Nicholas Bogel-Burroughs / Sun Staff Writer

Justin Barkley, 38, seen here entering the courthouse, is accused of fatally shooting William Schumacher, 52, in the Ithaca Walmart parking lot.

January 19, 2017

Judge Says Prosecution Is Doing ‘a Disservice to the Public’ in Walmart Murder Case

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The prosecution of an Ithaca man accused of fatally shooting a UPS driver in the Ithaca Walmart parking lot took a surprising turn Thursday morning when Judge John C. Rowley said an “office error” had led him to incorrectly believe that two psychiatrists who evaluated the alleged murderer disagreed about his competency.

Prosecutors allege that Justin Barkley, 38, shot William Schumacher, 52, of Candor, in the chest with a rifle outside of Walmart on Dec. 8 and have charged him with murder in the second degree — a class A-1 felony — and menacing a police officer or peace officer — a class D felony.

“In fact, the amended report confirmed that both psychiatrists agreed that Mr. Barkley was not competent to proceed,” Rowley said in Tompkins County Court.

Nicholas Bogel-Burroughs / Sun Staff Writer

Police escort Justin Barkley into the courthouse. (Nick Bogel-Burroughs / Sun Staff Writer)

The flub occurred because a court clerk did not scan the back of one of the psychiatric examiners’ forms, on which the examiner had clarified that Barkley was incompetent to assist in his own defense, District Attorney Matthew Van Houten told reporters.

Inside the courtroom, Judge Rowley ripped into Assistant District Attorney Eliza Filipowski, saying he was “baffled” that prosecutors believe Barkley is competent, “without any evidence of competence.”

“Why would you give me six pages to argue that he was competent when there’s no factual basis for it?” Rowley asked, commencing a back and forth with Filipowski.

“What is this?” Rowley asked, waving the memorandum. “Your evaluation is that he’s competent based on nothing.”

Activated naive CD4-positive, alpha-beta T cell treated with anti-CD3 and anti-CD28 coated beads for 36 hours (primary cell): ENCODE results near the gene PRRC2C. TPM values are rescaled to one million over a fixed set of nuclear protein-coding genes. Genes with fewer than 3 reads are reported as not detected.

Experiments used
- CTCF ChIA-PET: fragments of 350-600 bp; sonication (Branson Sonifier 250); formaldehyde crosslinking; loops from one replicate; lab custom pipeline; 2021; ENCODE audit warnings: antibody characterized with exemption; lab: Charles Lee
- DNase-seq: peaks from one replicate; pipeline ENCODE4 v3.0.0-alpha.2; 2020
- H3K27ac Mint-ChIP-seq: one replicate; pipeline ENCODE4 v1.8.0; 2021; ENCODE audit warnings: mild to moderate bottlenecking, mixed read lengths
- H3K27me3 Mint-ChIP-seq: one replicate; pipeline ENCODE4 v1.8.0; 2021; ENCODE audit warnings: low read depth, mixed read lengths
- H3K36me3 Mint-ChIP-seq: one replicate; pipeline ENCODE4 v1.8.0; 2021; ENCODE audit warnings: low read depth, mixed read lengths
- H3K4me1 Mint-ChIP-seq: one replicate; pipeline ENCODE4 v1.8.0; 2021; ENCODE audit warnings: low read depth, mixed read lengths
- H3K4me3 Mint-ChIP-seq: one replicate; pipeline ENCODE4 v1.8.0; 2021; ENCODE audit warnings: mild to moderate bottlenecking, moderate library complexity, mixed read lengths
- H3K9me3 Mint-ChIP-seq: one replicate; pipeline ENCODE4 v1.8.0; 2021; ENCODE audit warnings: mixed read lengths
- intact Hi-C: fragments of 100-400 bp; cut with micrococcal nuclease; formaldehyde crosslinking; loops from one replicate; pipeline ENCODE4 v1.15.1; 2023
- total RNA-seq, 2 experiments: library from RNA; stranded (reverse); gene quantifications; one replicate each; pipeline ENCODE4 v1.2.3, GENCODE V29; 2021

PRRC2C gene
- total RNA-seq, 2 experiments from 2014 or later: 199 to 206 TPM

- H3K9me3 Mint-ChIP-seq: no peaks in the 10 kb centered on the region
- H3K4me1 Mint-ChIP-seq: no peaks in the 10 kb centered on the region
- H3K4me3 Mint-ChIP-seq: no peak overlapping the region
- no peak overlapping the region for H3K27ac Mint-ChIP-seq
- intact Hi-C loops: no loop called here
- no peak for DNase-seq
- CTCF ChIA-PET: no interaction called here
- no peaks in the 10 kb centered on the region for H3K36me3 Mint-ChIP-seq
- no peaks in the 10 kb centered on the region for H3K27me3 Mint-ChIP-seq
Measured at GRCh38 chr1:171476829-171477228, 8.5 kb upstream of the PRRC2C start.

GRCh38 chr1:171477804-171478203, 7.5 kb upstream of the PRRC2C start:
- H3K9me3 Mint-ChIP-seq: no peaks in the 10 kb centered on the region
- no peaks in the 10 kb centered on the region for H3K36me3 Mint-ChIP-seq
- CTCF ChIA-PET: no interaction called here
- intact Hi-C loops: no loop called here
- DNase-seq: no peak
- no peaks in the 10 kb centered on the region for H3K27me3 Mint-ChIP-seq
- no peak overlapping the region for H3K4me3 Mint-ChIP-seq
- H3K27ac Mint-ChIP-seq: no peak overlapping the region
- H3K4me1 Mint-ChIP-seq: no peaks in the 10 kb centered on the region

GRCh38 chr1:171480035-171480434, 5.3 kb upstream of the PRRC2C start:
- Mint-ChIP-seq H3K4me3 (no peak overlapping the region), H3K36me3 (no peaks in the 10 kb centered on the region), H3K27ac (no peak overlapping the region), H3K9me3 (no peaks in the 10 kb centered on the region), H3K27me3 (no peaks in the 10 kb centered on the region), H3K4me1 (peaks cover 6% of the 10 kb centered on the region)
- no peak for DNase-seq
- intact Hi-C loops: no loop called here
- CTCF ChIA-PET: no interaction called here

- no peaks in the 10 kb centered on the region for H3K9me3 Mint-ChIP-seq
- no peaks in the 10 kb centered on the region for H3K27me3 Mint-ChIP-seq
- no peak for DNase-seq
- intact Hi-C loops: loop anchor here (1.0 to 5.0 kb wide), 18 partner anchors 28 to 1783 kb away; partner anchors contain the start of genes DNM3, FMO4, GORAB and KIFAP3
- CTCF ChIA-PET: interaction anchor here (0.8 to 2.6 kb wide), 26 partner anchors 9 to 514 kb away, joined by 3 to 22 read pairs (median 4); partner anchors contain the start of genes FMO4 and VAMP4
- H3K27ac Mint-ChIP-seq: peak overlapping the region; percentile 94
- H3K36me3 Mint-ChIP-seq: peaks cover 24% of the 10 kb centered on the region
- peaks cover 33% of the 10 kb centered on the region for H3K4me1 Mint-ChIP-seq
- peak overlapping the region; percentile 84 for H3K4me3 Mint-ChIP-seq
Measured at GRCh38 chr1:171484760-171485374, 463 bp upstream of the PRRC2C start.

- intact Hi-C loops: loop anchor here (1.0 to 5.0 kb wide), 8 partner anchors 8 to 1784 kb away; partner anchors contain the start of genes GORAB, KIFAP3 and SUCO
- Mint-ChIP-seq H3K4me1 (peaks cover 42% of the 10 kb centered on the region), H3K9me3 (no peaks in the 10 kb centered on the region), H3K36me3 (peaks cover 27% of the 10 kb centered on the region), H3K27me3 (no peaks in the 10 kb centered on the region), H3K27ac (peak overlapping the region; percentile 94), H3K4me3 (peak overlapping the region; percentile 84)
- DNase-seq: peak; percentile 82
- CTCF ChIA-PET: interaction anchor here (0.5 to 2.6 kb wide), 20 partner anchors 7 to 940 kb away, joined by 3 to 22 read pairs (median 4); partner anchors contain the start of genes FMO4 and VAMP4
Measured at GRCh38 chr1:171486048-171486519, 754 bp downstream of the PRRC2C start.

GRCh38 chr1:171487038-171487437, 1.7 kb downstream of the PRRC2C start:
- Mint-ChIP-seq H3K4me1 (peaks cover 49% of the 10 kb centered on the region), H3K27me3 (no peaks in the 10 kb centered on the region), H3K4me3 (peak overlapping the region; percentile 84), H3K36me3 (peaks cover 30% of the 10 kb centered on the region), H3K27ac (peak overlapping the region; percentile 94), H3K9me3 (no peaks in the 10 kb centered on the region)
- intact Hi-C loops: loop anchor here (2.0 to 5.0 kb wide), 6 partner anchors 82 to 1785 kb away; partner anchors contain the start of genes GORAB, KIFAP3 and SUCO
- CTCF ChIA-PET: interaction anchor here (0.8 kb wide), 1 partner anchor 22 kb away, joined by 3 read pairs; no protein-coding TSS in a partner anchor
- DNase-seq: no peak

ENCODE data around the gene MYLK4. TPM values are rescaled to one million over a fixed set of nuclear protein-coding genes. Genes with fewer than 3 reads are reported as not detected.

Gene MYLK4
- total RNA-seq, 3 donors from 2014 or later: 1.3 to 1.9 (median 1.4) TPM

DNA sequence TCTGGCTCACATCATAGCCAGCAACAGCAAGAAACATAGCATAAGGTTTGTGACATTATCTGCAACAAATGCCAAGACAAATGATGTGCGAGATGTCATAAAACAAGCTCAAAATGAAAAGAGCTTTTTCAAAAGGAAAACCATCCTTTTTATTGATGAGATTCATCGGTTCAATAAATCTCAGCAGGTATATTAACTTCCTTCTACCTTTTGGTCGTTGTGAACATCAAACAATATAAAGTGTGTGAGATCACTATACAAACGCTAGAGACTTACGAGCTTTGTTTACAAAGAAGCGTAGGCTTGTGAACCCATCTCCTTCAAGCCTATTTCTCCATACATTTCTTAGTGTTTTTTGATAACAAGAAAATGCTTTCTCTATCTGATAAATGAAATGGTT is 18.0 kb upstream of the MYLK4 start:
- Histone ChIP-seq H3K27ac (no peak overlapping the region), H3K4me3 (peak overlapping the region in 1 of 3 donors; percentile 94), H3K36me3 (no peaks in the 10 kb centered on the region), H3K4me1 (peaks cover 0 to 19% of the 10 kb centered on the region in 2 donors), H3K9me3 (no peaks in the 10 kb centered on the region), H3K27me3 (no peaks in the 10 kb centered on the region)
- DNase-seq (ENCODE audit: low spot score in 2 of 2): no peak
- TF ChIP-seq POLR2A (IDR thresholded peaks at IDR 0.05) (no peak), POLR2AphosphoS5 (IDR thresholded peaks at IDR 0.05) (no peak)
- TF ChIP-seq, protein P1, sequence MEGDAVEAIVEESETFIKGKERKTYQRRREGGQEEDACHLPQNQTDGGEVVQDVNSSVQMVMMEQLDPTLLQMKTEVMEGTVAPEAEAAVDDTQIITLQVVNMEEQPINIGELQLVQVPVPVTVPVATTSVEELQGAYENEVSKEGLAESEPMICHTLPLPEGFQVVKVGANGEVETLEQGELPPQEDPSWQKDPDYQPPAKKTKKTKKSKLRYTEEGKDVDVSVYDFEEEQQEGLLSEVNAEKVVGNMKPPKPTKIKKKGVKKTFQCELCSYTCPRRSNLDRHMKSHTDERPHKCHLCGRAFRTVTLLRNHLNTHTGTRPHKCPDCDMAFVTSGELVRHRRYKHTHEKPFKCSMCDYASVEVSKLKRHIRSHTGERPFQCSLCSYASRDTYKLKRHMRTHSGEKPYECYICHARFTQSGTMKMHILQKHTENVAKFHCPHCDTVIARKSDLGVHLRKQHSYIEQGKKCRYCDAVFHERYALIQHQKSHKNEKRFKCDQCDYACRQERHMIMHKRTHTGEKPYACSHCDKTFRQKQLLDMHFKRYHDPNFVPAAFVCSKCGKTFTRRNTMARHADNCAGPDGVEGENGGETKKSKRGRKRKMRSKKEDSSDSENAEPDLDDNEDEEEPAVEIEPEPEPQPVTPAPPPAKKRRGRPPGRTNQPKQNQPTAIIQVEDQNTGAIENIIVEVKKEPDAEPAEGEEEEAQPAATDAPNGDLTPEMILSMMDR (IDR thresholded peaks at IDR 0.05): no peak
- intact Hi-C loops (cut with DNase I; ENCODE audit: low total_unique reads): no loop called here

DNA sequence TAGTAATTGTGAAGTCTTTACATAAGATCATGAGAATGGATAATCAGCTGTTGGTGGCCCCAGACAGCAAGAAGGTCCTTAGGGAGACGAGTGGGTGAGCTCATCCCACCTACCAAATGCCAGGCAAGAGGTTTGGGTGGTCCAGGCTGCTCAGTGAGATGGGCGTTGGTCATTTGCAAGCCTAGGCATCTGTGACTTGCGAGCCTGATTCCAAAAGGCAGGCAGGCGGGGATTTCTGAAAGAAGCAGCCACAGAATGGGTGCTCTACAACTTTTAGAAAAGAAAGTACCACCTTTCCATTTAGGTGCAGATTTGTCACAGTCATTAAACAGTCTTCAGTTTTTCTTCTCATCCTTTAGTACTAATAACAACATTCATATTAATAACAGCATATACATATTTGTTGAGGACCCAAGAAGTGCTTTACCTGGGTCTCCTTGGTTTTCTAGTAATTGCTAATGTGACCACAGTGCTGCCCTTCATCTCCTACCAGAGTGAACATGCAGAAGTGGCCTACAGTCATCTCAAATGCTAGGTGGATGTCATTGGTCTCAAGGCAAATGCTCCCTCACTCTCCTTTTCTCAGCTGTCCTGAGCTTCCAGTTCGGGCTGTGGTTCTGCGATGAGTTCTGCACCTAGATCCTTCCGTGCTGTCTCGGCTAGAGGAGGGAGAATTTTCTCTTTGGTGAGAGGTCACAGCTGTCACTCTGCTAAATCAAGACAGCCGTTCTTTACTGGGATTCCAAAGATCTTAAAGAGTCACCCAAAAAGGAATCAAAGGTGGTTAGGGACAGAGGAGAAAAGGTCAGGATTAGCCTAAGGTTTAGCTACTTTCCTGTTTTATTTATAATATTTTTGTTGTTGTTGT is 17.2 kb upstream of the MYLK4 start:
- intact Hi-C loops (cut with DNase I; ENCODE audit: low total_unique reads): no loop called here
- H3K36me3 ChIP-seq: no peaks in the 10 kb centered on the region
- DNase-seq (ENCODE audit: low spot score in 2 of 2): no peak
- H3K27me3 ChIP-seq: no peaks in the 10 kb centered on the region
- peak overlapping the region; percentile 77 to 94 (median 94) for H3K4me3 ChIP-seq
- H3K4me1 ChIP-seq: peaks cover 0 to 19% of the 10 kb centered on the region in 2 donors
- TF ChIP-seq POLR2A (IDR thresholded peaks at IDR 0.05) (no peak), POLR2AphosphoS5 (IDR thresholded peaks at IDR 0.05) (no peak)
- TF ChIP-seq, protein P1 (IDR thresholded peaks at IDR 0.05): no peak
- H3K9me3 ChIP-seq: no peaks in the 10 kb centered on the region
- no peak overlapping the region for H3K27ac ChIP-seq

“No, it’s not based on nothing, your honor,” Filipowski responded.

“You’re not an expert,” Rowley shot back. “I think you do a disservice to the public.”

The court proceeding lasted less than 25 minutes.

Despite the examiners’ concurring reports that Barkley is unable to understand the court proceedings and assist in his defense, Van Houten believes Barkley is competent and said further evaluations at a secure mental health facility would prove as much.

“Our position is that he is capable of assisting in his own defense and he simply doesn’t want to,” Van Houten said. “And there’s a legal argument that he should be found competent, and we want to do everything right and follow the process in the right away.”

Justin Barkely appeared in court today. Proceedings concerned his competency to assist in his own defense. (Nick Bogel-Burroughs / Sun Staff Writer)

Van Houten said the additional evaluations will be more thorough and that the examiners at the next stage will spend more time with Barkley before submitting their reports. He also clarified that the examinations at this stage only deal with Barkley’s current ability to understand the court proceedings and assist in his own defense and do not deal with his mental health status at the time of the alleged murder.

“The standard is, is he able to assist in his own defense and understand the proceedings against him,” Van Houten said. “It’s not, was he competent at the time of the offense. That is a different issue. That is an issue that he could or may not raise at the time of trial.”

“Our belief is that upon a more in-depth evaluation, the professionals will determine that he is competent,” Van Houten continued.

Van Houten said he was comfortable prosecuting the case even if Barkley still believes he killed President-elect Donald Trump.

“He simply doesn’t want to cooperate with his attorney or take his attorney’s advice,” Van Houten added.

The District Attorney said he had been in contact with Schumacher’s family and that they believe Barkley is competent and that he is “malingering.”

“The most important thing is that Mr. Barkley is not free,” Van Houten said. “The community is safe from him. … That doesn’t provide closure to the family and that’s what we’re looking for and that is a large part of our belief that he is competent.”

Van Houten admitted that Barkley — who was a social worker at St. Lawrence Psychiatric Center for nearly eight years, according to North County Now — could be gaming the evaluation system.

“Anything’s possible when you’re dealing with human beings and psychology,” he said.